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When looking at either the fruit, or the plant of either, is there a specific characteristic, or set thereof, of either group that distinguishes one from the other?

I am curious as to the classification of watermelon. I saw a listing of them with "Cucurbits", and am mostly just confusing myself with the little help Wikipedia is providing. Is there a taxonomical clarification someone could help me with to figure out how to sort watermelon, and know how the family tree works with respect to melons and squash?

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You mean beyond sweetness? – Peter Turner Mar 8 '12 at 18:45

2 Answers 2

up vote 10 down vote accepted

It's all genetic. Here is a list of the taxonomies of several common curcurbits:


  • Kingdom: Plantae
  • Phylum: Magnoliophyta
  • Class: Magnoliopsida
  • Order: Violales
  • Family: Curcurbitaceae
  • Genus: Citrullus
  • Species: lanatus


  • Kingdom: Plantae
  • Phylum: Magnoliophyta
  • Class:: Magnoliopsida
  • Order: Violales
  • Family: Curcurbitaceae
  • Genus: Curcurbita
  • Species: Pumpkin: maxima, Butternut type: moschata, Summer type: pepo

Cucumber + Melon:

  • Kingdom: Plantae
  • Phylum: Magnoliophyta
  • Class: Magnoliopsida
  • Order: Violales
  • Family: Curcurbitaceae
  • Genus: Cucumis
  • Species: Cucumber: sativus, Melon: melo

As you can see, the watermelon, squash, and melon are in the same family, But each has it's own Genus. Of course, every species of plant has its own set of characteristics. Watermelon vines are thinner and longer than squash vines, and the leaves are deeply lobed, compared with the squashes wide, flat leaves.

The fruit looks very similar when young, but when they are matured the watermelons have a dramatic decrease in starch content, and have low density flesh with extremely high moisture content, and a high level of fructose. The cucumber genus is lower in water content, but also store the energy supply as fructose rather than starch. The melons have more sugar than the cucumbers.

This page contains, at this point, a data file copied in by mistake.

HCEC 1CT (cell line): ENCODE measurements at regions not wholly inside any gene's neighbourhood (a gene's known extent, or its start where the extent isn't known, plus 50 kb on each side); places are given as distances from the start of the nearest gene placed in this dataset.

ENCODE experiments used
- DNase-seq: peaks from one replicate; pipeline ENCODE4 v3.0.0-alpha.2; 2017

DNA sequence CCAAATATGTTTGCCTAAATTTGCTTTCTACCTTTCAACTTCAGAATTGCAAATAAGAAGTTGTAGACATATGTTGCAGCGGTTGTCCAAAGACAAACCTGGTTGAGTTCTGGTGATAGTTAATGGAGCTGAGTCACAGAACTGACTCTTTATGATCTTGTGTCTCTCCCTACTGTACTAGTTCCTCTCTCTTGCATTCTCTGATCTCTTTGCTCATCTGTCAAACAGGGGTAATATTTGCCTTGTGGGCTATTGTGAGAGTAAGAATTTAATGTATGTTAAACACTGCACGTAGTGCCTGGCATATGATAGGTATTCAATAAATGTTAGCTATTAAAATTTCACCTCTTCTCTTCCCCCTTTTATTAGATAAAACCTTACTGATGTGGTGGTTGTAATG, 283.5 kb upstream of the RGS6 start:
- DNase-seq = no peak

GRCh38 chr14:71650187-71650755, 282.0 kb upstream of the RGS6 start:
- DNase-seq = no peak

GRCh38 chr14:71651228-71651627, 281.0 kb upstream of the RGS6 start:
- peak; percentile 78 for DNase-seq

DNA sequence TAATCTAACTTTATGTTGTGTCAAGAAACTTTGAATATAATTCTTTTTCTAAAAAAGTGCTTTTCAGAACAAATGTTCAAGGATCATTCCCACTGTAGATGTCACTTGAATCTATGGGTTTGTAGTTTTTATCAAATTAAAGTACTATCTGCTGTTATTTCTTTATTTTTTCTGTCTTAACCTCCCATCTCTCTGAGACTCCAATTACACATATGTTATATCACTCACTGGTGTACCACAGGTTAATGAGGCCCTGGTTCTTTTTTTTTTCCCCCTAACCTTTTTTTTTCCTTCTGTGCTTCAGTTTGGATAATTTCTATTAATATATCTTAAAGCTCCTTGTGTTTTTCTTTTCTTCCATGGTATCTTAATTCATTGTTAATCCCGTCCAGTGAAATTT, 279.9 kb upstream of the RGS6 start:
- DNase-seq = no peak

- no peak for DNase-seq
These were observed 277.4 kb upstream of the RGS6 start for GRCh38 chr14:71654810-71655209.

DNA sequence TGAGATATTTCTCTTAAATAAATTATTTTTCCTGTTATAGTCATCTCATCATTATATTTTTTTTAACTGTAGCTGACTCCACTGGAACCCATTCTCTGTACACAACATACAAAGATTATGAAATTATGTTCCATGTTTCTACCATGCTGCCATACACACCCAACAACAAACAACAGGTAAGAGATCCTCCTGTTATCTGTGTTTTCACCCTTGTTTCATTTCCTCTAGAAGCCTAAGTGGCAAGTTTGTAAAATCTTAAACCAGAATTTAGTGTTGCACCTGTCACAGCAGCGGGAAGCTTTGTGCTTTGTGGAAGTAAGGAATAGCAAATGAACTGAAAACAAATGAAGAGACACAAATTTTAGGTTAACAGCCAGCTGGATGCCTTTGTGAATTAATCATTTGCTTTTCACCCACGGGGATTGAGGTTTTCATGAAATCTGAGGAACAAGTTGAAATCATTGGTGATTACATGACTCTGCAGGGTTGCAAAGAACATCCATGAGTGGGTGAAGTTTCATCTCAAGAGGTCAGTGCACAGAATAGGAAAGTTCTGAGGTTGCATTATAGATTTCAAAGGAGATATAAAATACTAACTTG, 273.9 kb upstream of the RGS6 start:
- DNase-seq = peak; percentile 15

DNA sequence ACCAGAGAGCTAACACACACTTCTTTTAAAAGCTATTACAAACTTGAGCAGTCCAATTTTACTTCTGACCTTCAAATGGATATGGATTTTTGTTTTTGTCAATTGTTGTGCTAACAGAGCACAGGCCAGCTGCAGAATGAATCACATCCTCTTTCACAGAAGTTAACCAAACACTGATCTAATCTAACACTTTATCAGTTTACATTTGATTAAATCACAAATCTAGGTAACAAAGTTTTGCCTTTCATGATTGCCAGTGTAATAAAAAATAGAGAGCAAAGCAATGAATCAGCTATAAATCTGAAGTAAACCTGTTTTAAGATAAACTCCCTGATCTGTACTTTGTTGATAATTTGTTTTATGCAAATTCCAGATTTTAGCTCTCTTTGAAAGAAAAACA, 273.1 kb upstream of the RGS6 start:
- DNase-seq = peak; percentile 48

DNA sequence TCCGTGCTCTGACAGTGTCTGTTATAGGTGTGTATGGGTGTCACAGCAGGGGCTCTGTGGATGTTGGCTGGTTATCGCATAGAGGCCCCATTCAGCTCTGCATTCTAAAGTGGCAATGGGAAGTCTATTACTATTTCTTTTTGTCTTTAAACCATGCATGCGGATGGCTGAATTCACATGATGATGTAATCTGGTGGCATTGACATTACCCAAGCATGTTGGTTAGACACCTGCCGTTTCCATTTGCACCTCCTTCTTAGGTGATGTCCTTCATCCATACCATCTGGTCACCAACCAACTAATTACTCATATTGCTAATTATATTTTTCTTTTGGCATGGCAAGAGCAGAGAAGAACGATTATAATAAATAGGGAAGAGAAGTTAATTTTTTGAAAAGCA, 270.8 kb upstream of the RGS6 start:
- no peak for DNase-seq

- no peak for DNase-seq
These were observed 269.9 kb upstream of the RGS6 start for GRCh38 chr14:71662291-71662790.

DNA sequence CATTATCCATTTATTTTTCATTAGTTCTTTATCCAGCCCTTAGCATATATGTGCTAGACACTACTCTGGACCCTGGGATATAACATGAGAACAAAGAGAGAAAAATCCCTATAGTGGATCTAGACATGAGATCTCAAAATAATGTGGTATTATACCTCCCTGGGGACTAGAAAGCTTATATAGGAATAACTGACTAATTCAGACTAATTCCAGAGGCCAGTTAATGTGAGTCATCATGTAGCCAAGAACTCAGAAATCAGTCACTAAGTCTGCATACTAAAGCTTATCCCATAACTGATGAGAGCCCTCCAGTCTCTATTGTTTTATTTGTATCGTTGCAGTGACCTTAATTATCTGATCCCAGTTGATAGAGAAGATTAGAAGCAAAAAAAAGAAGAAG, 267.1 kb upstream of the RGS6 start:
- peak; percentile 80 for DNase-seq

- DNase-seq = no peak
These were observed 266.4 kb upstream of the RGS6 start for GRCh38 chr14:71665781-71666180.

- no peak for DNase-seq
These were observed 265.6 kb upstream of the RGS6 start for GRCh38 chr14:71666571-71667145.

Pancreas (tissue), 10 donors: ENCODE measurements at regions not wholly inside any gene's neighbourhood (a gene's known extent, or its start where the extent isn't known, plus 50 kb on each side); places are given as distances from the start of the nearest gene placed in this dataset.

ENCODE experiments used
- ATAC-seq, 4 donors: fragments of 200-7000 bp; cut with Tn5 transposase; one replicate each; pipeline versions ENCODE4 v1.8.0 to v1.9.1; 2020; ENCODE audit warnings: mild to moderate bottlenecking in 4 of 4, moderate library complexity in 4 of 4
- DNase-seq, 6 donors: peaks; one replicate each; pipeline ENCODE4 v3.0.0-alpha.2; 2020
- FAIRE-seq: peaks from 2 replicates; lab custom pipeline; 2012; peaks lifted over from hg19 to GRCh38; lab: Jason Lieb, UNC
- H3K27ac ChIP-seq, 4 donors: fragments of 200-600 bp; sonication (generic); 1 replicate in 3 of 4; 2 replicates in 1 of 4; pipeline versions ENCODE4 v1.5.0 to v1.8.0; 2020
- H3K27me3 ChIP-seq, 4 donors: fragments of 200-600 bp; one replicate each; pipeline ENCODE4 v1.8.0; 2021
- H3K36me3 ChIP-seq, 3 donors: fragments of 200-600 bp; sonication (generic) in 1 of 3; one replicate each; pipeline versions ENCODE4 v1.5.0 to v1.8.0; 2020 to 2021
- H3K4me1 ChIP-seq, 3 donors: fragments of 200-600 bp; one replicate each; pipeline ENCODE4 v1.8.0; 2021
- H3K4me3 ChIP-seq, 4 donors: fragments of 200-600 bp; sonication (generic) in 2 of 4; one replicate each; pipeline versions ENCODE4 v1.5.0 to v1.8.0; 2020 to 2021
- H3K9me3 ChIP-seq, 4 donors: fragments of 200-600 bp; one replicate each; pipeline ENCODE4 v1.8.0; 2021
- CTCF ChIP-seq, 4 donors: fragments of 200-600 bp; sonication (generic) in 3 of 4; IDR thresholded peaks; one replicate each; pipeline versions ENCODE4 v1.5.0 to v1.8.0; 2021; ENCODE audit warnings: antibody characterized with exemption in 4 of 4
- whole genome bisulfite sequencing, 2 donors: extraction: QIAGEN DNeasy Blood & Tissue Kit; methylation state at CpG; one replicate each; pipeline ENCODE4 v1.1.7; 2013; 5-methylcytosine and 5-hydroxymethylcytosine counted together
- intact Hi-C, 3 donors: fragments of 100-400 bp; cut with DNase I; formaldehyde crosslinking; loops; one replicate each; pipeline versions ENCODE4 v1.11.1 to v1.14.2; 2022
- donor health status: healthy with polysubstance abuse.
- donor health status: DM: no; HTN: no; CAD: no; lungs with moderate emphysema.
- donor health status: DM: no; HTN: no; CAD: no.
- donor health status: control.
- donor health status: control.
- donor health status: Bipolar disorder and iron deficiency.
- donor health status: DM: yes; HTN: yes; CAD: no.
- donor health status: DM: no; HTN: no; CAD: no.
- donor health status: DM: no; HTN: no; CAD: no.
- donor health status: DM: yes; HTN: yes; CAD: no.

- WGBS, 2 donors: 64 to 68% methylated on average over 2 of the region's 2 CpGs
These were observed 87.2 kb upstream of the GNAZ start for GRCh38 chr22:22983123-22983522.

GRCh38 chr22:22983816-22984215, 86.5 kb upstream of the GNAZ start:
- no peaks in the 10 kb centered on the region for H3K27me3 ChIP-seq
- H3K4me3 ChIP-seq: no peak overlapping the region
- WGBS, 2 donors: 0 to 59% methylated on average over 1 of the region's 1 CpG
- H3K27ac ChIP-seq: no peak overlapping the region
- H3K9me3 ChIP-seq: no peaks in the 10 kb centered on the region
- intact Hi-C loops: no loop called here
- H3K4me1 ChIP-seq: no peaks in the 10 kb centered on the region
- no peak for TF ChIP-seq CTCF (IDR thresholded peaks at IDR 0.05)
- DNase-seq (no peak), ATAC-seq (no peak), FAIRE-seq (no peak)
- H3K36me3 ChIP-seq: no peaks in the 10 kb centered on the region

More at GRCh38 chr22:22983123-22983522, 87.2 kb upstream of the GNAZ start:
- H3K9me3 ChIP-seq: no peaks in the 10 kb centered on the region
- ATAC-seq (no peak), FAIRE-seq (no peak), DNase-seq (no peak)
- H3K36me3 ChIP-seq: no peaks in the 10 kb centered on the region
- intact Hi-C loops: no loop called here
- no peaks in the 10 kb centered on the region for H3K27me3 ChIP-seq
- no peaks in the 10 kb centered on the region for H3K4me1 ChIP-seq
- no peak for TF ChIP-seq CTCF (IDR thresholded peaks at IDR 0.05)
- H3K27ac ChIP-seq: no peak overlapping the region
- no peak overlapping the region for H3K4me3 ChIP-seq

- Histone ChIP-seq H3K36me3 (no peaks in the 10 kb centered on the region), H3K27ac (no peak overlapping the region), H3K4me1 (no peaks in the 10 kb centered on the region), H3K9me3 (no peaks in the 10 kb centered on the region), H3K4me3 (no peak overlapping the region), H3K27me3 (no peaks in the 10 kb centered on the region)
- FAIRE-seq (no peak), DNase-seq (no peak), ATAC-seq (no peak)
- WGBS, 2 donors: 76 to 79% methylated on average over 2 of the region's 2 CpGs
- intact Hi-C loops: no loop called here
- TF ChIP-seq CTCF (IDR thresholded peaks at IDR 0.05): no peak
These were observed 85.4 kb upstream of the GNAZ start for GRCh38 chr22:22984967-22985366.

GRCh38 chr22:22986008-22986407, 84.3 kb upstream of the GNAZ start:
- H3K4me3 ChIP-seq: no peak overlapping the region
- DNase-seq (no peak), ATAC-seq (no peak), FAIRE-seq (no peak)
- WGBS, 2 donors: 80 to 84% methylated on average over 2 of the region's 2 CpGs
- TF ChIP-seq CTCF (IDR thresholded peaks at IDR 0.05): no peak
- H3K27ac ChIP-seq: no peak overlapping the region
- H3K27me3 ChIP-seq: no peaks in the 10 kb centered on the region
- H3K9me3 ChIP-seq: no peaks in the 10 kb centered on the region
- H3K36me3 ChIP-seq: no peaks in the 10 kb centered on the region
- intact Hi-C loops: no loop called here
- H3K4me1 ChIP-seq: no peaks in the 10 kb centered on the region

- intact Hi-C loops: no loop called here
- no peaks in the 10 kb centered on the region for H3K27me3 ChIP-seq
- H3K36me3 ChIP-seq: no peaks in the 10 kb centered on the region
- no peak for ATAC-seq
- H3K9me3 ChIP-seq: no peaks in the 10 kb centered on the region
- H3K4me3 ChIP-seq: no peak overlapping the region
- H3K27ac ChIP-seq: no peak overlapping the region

Notice that the ones with the higher starch ripen latest in the season, when animals need starch to build up fat for winter. The more sugary juicier fruits are ripened a little earlier, when the animals need quick energy.

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Don't forget, among probably other things, that there are other, but less common species out there, such as the following squash: Cucurbita mixta, Cucurbita ficifolia and Cucurbita ecuadoriensis. Cucurbita ficifolia is sometimes referred to as a melon or gourd (but it's actually a squash). Also, don't forget gourds, Luffas, bitter gourds and wax gourds (which some might classify as squash or melons, although I don't know that they really are either): Lagenaria siceraria, Luffa cylindrica, Luffa acutangula, Luffa operculata, Momordica charantia, and Benincasa hispida. – Shule Nov 19 at 22:35
Also, remember that although Pumpkins are usually C. maxima, sometimes you get them in other species that look and taste much like pumpkins (and are often named pumpkins). We probably don't have a real definitive definition of pumpkin to determine whether they really are pumpkins or just look-a-likes and taste-a-likes, however. – Shule Nov 19 at 22:46
@Shule Yeah feel free to go deeper with an additional answer if you wish. This is a basic guide for folks who will get lost in all the scientific names with all those less common relations. The species I named cover over 99.9% (by volume) of the squashes, melons, etc that people grow. – J. Musser Nov 19 at 22:54
I just wanted to point that out, since some people take things literally. Your answer was fine. :) – Shule Nov 20 at 7:46

The above answer is accurate. The simple gist of it is this:

There are two sensation categories involved: Flavor and Sweetness

There are two substance categories involved: Starch and Water

Listed below are the three fruits in question, by each of the above four items in the order of their volume from most to least:

  1. Cucumber: water, starch, sugar, flavor.
  2. Squash: starch, flavor, or flavor, starch, sugar, water.
  3. Melon: Flavor, water, or water, flavor, sugar but no starch
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Hi Pfero, thanks for the answer; I'm not sure I quite follow your explanation. Could you rephrase a bit? – mfg Sep 30 '12 at 23:54

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